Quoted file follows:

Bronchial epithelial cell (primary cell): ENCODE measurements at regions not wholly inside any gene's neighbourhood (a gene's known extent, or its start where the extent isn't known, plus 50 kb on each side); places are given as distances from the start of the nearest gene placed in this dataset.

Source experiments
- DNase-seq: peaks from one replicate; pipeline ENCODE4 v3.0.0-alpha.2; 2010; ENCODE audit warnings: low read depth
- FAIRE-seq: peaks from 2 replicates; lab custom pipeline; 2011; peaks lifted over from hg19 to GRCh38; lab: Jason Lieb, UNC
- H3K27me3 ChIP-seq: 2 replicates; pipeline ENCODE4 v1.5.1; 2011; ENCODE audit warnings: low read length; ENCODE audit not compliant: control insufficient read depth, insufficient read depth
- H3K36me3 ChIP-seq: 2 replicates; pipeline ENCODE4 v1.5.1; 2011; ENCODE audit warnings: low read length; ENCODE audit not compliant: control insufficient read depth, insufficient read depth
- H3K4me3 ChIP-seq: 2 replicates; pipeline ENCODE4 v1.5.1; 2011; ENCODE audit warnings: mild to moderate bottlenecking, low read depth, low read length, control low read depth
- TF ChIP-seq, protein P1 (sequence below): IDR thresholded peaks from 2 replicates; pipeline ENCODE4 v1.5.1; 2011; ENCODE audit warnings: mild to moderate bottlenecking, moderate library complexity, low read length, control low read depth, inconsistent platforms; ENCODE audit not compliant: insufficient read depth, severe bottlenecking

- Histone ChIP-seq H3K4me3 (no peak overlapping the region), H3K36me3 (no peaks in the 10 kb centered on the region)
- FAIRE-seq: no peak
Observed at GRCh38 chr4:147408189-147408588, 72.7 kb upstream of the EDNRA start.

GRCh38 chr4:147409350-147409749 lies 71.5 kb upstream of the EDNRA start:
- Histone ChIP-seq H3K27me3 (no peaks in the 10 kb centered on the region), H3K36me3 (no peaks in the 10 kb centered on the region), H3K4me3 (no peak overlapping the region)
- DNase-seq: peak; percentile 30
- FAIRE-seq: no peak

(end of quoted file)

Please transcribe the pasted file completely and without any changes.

Bronchial epithelial cell (primary cell): ENCODE measurements at regions not wholly inside any gene's neighbourhood (a gene's known extent, or its start where the extent isn't known, plus 50 kb on each side); places are given as distances from the start of the nearest gene placed in this dataset.

Source experiments
- DNase-seq: peaks from one replicate; pipeline ENCODE4 v3.0.0-alpha.2; 2010; ENCODE audit warnings: low read depth
- FAIRE-seq: peaks from 2 replicates; lab custom pipeline; 2011; peaks lifted over from hg19 to GRCh38; lab: Jason Lieb, UNC
- H3K27me3 ChIP-seq: 2 replicates; pipeline ENCODE4 v1.5.1; 2011; ENCODE audit warnings: low read length; ENCODE audit not compliant: control insufficient read depth, insufficient read depth
- H3K36me3 ChIP-seq: 2 replicates; pipeline ENCODE4 v1.5.1; 2011; ENCODE audit warnings: low read length; ENCODE audit not compliant: control insufficient read depth, insufficient read depth
- H3K4me3 ChIP-seq: 2 replicates; pipeline ENCODE4 v1.5.1; 2011; ENCODE audit warnings: mild to moderate bottlenecking, low read depth, low read length, control low read depth
- TF ChIP-seq, protein P1 (sequence below): IDR thresholded peaks from 2 replicates; pipeline ENCODE4 v1.5.1; 2011; ENCODE audit warnings: mild to moderate bottlenecking, moderate library complexity, low read length, control low read depth, inconsistent platforms; ENCODE audit not compliant: insufficient read depth, severe bottlenecking

- Histone ChIP-seq H3K4me3 (no peak overlapping the region), H3K36me3 (no peaks in the 10 kb centered on the region)
- FAIRE-seq: no peak
Observed at GRCh38 chr4:147408189-147408588, 72.7 kb upstream of the EDNRA start.

GRCh38 chr4:147409350-147409749 lies 71.5 kb upstream of the EDNRA start:
- Histone ChIP-seq H3K27me3 (no peaks in the 10 kb centered on the region), H3K36me3 (no peaks in the 10 kb centered on the region), H3K4me3 (no peak overlapping the region)
- DNase-seq: peak; percentile 30
- FAIRE-seq: no peak